It’s a Shaw thing as McBrinn picks up the baton of political theatre

Director Róisín McBrinn believes, like Shaw, that theatre changes lives

 

‘We must reform society before we can reform ourselves,” George Bernard Shaw wrote in the preface to his early play Misalliance. It is this sort of idea that inspires director Róisín McBrinn, whose production of Shaw’s Heartbreak House is showing at the Abbey Theatre.

McBrinn’s theatrical projects have not shied away from direct political engagement. Her previous work at the Abbey includes No Escape, a documentary production based on evidence from the Ryan report on child abuse, and next month she takes up a post as head of the artistic programme at Clean Break, an arts and education organisation that provides links between theatre and women in the British prison system.

“What Clean Break do,” says McBrinn enthusiastically, “is try and blow up prejudices by telling stories that don’t get told, and redefining scenarios that people find definitive. The idea is to work with female offenders, ex-offenders and those likely to offend, teaching them theatre-based skills in terms of rehabilitation but also employment. My aim is artistic: to commission female writers to write about issues surrounding the penal system.”

The company’s ethos, she says, is guided by the idea that “theatre can change lives, and that is something that has always informed the things I have directed, because I believe that, even on a very small level, theatre can change how you look at something or at least provoke an argument around it. That is what Shaw was trying to do too. His aim was to change the world.”

 

Damnable portrait

In some ways Heartbreak House is a typically Shavian offering. Set in an upper-middle-class country house on the cusp of the first World War, it offers a damnable portrait of a monied elite blind to the political realities around them. “The play is looking at a particular class and its blindness to the future,” as McBrinn tells it.

“They are self-obsessed, eccentric, bohemian, and they don’t have a huge amount of civic or social involvement, so they get the most startling rude awakening by the end of play, which was written just before the outbreak of the war.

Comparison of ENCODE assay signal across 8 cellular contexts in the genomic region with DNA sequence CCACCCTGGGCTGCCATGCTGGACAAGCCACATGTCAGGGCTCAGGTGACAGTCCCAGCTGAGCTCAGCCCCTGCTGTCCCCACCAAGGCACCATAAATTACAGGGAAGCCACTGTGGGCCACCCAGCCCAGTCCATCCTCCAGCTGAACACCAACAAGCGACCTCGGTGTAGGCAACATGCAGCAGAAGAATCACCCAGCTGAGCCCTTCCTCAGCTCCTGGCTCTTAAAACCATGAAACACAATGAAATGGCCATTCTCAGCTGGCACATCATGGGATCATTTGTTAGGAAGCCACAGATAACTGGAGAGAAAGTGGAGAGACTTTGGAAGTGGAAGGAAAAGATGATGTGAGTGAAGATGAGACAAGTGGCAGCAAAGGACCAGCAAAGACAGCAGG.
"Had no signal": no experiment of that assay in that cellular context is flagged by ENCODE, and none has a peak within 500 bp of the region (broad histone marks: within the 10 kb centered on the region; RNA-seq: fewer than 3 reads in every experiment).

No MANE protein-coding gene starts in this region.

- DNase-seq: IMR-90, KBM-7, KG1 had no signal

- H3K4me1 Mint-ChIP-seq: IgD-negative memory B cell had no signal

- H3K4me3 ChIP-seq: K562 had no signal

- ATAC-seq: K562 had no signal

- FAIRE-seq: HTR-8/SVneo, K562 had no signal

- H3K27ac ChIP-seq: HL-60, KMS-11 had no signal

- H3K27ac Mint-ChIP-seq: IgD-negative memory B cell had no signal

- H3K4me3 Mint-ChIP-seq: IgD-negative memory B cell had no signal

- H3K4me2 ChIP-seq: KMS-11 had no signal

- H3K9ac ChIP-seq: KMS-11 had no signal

“It was prophetic on Shaw’s part and quite profound. This was a small but very powerful element of society that sleepwalked into it, and was totally shattered by the consequences.”

But if the high moral tone of political condemnation is familiar territory for Shaw, the form of Heartbreak House is something quite different, with its blend of genres and wildly shifting tones. “We can be a bit strict about what a play is, and how you should define or market it, but that was not Shaw’s preoccupation,” says McBrinn. He just wanted to tell a story, and if that involved moving from romantic comedy to farce to tragedy, well and good.”

It certainly provided a challenge to her as director, but McBrinn rose to it. Instead of dealing with it as a problem, she says, “I decided to embrace the play’s eccentricity, because its eclectic nature is part of the kaleidoscopic, madcap nature of the characters’ lives. There is a touch of the dream about the play, and I found that quite liberating.”

Something she struggled more with, however, was the challenge of history: both the weight of the war’s centenary this year and the weight of the Abbey’s formidable legacy. “I have been listening to all the media coverage this year, and it has been really moving, especially listening to the Irish stories, and how to do justice to that with the play,” she says.

On her main-stage debut, McBrinn says: “My formative years were spent as an audience member at this theatre, and I am very aware of that.”

Technically, however, “I am thankfully not overwhelmed, as I have directed on bigger stages”. These bigger stages – which include Donmar Warehouse in London and Cardiff’s Sherman Cymru, where she has just finished a two-year stint as associate director – have without exception been in the UK, and McBrinn gives a pragmatic explanation of why: “It is really hard to access opportunities in this country.”

After graduating with a degree in drama and Spanish, she went to Britain for a residency at Donmar Warehouse, “because there wasn’t one here. I thought I’d come back but I didn’t. There was just more opportunity there, not necessarily just for women.”

She adds that Rough Magic’s Seeds programme and the Abbey’s residency for assistant directors were “big steps forward” when they were established, but “access is still a big problem for young directors in Ireland in terms of making a viable career in the theatre”.

McBrinn credits her post at Clean Break as vital to maturing her vision and giving her the opportunity to step away from freelancing.

“The most stimulating part for me now is audience development: finding ways to create continuity with an audience, promoting a healthy local connection. I am more interested in the long-term impact of work than in the single bolt of a production.”

 

Political force

That being said, it was a single production that changed McBrinn’s understanding of the theatre.

“I remember seeing Niamh Cusack in A Doll’s House at the Gate when I was a teenager,” she says. “I had always been privy to the emotional and entertainment qualities of theatre, and it was very attractive to me, but I realised all of a sudden what a political force theatre could be.”

With a six-week run of her production of Heartbreak House, McBrinn has the opportunity to show an Irish audience exactly what she – and Shaw – mean by that.

Heartbreak House is at the Abbey until September 13

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